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Freedom of Panorama Under Threat By Meddlesome MEPs

Posted in Business and Law, and World Affairs

Most countries enjoy this exception the copyright laws, where tourists can take photos of landmarks and share them on social media. Today, (09/07/15) MEPs will vote as to whether it should be removed in a bid to have the same laws across all member states. Belgium and France are among the countries that do not have this right, but countries like the UK do.

Specific events are copyrighted such as the evening lightshow on the Eiffel Tower, so you can’t share that photo legally, but you could share one taken during the day. Most tourists and lay people may not even be aware of the restrictions or understand the law. Copyright law is not common knowledge and to many it doesn’t make sense. These laws are to protect the creators of works of art, but since many landmarks have expired copyrights, no one is harmed (financial loss) and no one gains.

It seems incredulous that the EU has time to debate and ‘waste’ money and time on such an issue. Copyright laws as most lawyers know, is based on the party being infringed making a claim. In many cases infringement occurs, but the financial compensation is limited and instead a mutual agreement is made or the item in question is withdrawn and some even don’t pursue a case. Should the vote be in favor of this, who actually benefits? No one, instead it will cost more in man power to take down those photos that infringe and that means sites such as travel sites or wikipedia will have to remove photos too. For those people who are unable to travel, it deprives them of seeing works of art and photographers to capture images.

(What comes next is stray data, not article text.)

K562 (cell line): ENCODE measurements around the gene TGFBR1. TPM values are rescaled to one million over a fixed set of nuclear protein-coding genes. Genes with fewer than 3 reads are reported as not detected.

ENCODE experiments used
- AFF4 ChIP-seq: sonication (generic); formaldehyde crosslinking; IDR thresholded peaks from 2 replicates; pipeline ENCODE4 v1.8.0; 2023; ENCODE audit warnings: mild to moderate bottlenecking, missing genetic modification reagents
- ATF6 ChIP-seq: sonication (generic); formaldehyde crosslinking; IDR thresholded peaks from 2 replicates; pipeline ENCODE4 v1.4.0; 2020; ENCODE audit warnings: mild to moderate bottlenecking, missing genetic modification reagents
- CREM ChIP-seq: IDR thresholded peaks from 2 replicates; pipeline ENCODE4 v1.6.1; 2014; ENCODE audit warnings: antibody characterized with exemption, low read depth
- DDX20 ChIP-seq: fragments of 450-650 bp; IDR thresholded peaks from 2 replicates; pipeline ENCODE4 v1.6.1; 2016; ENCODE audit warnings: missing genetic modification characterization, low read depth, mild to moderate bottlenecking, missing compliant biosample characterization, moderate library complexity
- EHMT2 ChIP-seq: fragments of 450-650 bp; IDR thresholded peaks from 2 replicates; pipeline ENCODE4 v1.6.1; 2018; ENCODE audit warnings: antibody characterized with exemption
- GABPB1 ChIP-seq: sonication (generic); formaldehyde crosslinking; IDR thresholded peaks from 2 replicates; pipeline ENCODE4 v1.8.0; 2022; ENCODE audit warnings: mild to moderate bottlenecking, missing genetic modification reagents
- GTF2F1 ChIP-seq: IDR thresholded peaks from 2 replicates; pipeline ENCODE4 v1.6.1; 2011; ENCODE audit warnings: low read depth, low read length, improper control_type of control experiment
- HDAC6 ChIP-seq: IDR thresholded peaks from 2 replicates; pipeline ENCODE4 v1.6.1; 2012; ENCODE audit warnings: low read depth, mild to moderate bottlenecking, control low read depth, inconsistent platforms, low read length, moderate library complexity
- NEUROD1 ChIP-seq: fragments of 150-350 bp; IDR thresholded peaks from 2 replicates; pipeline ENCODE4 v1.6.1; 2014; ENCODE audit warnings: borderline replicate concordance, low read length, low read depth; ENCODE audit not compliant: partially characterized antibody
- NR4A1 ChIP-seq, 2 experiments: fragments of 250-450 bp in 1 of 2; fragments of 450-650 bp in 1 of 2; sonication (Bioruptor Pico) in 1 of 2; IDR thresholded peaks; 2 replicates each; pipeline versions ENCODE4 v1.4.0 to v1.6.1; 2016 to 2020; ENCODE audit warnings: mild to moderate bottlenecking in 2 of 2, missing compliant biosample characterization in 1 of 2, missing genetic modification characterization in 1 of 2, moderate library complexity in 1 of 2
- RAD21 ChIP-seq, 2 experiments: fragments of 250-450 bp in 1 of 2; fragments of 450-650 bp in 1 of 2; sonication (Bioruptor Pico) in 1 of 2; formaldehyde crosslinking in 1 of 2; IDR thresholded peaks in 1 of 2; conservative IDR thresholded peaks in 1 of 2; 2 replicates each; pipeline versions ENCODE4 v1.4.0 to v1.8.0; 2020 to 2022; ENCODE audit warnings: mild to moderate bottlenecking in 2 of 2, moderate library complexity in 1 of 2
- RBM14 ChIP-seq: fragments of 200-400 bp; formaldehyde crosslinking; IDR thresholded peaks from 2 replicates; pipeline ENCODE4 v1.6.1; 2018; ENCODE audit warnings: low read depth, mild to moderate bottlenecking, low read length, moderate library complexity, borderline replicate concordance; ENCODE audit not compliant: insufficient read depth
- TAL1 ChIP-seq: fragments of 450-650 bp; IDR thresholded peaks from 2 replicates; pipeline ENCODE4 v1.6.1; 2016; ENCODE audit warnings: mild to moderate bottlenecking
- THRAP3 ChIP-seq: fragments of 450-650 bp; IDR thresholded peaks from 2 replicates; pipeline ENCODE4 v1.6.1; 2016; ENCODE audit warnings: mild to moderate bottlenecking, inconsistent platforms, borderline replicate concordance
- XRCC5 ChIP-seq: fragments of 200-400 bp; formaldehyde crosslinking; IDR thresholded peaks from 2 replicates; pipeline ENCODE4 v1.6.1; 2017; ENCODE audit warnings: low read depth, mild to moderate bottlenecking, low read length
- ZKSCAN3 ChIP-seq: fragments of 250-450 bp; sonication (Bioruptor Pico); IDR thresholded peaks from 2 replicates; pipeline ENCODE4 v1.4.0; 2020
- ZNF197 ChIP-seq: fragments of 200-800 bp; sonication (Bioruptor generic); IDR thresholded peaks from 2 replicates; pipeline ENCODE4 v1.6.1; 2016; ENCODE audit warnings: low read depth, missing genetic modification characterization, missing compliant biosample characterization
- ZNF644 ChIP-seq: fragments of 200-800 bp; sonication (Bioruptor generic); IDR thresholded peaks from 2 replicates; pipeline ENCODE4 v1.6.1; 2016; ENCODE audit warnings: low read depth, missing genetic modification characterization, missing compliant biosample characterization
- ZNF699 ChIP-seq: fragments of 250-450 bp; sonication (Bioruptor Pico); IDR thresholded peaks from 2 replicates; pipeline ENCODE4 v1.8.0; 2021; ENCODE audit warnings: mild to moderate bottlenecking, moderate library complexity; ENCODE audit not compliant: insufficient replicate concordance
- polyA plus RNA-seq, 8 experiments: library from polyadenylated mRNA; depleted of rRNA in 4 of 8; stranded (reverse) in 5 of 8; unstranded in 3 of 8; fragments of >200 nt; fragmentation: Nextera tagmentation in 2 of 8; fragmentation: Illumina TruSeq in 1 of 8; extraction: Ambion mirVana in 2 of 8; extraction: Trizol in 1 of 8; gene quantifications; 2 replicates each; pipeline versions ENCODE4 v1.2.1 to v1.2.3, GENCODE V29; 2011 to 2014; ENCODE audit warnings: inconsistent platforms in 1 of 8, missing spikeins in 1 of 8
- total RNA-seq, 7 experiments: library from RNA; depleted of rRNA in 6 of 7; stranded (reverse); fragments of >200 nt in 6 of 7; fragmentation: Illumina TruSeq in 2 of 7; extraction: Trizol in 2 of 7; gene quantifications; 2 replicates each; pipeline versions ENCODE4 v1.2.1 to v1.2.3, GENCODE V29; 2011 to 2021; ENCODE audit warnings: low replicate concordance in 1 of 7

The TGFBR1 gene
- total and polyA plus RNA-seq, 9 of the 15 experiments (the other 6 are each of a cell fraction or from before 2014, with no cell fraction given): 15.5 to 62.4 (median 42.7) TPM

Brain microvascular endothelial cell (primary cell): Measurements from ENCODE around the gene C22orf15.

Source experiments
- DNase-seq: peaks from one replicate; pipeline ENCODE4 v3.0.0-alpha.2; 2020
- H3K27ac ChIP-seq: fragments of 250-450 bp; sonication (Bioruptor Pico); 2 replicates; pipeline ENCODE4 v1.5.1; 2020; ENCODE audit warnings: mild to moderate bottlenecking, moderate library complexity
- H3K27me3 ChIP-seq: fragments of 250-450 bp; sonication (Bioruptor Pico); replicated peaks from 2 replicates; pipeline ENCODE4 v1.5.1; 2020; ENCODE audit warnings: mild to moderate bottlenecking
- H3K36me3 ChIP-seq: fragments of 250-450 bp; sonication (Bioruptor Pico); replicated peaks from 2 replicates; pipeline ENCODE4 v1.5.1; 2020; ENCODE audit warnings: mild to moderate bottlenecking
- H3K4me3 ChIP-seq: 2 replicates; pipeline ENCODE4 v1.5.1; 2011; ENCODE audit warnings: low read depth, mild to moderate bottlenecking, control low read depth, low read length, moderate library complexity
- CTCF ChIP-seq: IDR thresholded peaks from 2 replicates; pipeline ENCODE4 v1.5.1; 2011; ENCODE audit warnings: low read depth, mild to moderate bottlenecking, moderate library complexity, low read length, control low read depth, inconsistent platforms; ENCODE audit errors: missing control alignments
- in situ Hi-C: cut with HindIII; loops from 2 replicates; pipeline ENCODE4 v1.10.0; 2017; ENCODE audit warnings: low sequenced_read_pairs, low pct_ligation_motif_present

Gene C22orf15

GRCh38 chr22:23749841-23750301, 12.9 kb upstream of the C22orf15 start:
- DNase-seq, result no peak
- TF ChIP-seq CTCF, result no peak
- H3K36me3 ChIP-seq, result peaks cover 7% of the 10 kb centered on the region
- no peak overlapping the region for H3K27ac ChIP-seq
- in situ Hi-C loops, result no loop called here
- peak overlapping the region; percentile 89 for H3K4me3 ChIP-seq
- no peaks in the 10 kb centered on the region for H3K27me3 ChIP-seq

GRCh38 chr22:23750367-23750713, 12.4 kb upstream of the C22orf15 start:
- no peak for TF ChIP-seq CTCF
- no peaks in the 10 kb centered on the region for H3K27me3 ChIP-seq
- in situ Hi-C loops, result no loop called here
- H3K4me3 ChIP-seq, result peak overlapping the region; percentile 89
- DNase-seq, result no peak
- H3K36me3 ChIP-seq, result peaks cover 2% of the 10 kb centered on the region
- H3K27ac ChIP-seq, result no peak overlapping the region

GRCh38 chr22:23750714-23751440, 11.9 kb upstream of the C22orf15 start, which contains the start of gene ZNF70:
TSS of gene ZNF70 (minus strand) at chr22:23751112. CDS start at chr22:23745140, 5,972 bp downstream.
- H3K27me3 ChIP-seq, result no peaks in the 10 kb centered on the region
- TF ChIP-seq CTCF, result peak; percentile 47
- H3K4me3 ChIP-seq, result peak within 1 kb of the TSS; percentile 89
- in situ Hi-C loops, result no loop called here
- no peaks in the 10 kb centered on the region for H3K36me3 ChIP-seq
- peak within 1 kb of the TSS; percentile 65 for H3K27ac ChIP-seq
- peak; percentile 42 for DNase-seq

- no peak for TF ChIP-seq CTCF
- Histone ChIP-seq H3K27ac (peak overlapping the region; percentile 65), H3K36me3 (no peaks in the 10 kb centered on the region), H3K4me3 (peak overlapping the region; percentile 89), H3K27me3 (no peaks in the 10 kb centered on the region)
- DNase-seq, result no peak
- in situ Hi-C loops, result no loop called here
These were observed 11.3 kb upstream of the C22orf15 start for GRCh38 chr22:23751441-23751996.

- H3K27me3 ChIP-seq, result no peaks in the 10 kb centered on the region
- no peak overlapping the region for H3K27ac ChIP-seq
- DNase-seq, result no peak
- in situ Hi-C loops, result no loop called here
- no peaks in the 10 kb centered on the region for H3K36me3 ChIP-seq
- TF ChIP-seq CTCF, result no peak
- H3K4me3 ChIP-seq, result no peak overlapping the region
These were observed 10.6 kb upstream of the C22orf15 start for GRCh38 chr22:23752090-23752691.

While some MEPs are seeking a non-commercial clause so photos will be available in permanent physical places, it prevents many other activities that are now considered contemporary and the norm. Photos on blogs that have adverts would be considered commercial, and photos on Facebook would also come under this due to the small print on their terms and conditions where they reserve rights for any photos uploaded.

Is this a good use of EU funds (via EU VAT revenue) and time for overpaid MEPs? With the Greek crisis and migrant issues in Italy and France, shouldn’t they be spending more time on things that can better the lives of the citizens, rather than restricting lives with laws that benefit no one living? As with all copyright laws, it’s enforcing them; those are the issues. Try trying to sue a child who takes a holiday snapshot and posts it online is next to impossible and a waste of time and money. I’m sure Winston Churchill is shaking his head from above right now and saying, “I told you so.”

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